There are many benefits to hiring full time employees. They will generally have a greater level of commitment and be more likely to perform a variety of different tasks and learn new skills. Also, the hourly wage is often much less than a contractor or casual employee because of the job security and entitlements. But when taking on permanent staff you need to be very careful that you take into account all of the costs involved. You then need to weigh up these costs against the expected increased productivity that this new employee will bring, and ultimately how this affects your business’s profitability.
You may find that the additional benefits outweigh the additional costs, or that you are better off leaving things as they are.
If you are time-poor then employing someone to help you at a lower rate than your own can leave you with more time for chargeable work & actually be financially beneficial
There are many hidden costs associated with taking on new staff.
• Recruiting – You need to consider the time and costs associated with advertising, selecting and interviewing applicants. For some businesses this could mean a lengthy process.
• Training – Then once you’ve decided on a new employee, there is the time and costs involved in ongoing training so they’re familiar with the systems and processes and can grow into their new job and work effectively with other employees. Setting procedures up to minimise supervision requirements is time consuming initially, but will pay off over time.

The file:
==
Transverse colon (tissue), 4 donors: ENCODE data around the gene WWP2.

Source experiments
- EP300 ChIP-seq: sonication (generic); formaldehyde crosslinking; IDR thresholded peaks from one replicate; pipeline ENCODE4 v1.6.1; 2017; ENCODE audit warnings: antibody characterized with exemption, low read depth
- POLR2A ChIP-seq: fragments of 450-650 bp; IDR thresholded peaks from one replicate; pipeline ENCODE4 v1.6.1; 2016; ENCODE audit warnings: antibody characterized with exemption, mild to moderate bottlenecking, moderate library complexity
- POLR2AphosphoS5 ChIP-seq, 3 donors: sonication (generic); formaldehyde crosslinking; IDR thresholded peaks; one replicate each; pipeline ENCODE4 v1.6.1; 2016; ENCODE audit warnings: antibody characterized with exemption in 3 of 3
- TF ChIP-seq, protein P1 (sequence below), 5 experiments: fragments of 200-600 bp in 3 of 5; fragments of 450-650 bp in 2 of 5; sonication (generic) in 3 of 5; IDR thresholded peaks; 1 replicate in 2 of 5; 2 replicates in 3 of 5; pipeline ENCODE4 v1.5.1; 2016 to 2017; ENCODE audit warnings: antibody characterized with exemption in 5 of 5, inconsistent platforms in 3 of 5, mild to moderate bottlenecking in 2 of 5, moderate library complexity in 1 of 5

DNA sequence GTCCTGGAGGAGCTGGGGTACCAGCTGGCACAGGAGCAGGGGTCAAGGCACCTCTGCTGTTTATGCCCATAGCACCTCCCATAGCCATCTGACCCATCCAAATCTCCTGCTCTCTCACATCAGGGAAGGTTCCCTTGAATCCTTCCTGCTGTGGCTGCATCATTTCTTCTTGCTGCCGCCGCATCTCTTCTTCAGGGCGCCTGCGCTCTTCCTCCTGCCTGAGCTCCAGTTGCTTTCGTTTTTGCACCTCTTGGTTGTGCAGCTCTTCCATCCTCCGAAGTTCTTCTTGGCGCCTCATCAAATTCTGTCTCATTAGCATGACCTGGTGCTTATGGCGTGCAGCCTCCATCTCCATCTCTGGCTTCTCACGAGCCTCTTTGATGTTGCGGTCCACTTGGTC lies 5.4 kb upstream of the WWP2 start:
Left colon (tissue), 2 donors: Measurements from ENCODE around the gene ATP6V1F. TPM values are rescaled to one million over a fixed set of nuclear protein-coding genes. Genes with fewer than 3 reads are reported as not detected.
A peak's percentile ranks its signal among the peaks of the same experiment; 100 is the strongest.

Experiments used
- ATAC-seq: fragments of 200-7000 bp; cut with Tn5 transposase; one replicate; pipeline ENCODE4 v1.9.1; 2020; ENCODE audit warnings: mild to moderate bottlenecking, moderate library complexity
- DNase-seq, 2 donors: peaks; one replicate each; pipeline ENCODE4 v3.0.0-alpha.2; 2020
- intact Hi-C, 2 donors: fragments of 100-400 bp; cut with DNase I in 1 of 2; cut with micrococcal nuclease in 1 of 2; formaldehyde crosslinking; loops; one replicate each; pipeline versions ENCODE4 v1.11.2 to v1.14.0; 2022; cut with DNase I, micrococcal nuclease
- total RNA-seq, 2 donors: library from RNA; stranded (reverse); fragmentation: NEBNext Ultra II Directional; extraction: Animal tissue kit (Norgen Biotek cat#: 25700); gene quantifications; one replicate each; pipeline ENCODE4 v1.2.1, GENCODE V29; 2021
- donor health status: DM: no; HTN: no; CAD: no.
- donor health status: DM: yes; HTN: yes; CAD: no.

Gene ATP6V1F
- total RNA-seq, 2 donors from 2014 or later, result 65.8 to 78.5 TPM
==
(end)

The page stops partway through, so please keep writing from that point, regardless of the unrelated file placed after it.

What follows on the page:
• Space – There may also be the expense associated with improving the infrastructure of your business premises such as creating space that another employee will need. The business may even need to move somewhere else in order to employ new people.
• Equipment – You also need to consider other factors such as the cost of the equipment they will require eg protective clothing, tools, extra workstations.
• On-costs – Apart from the obvious cost of paying a base salary, there are also the costs relating to employee entitlements such as setting up and preparing regular payroll in a compliant manner, superannuation, annual leave, sick leave, public holidays and workers’ compensation insurance. These additional costs can add 25% to 30% to the basic wage.
After careful consideration of these expenses, you will be in a much better position to decide whether or not it’s a good idea to take on permanent staff or to just continue resourcing your business with casual employees and contractors.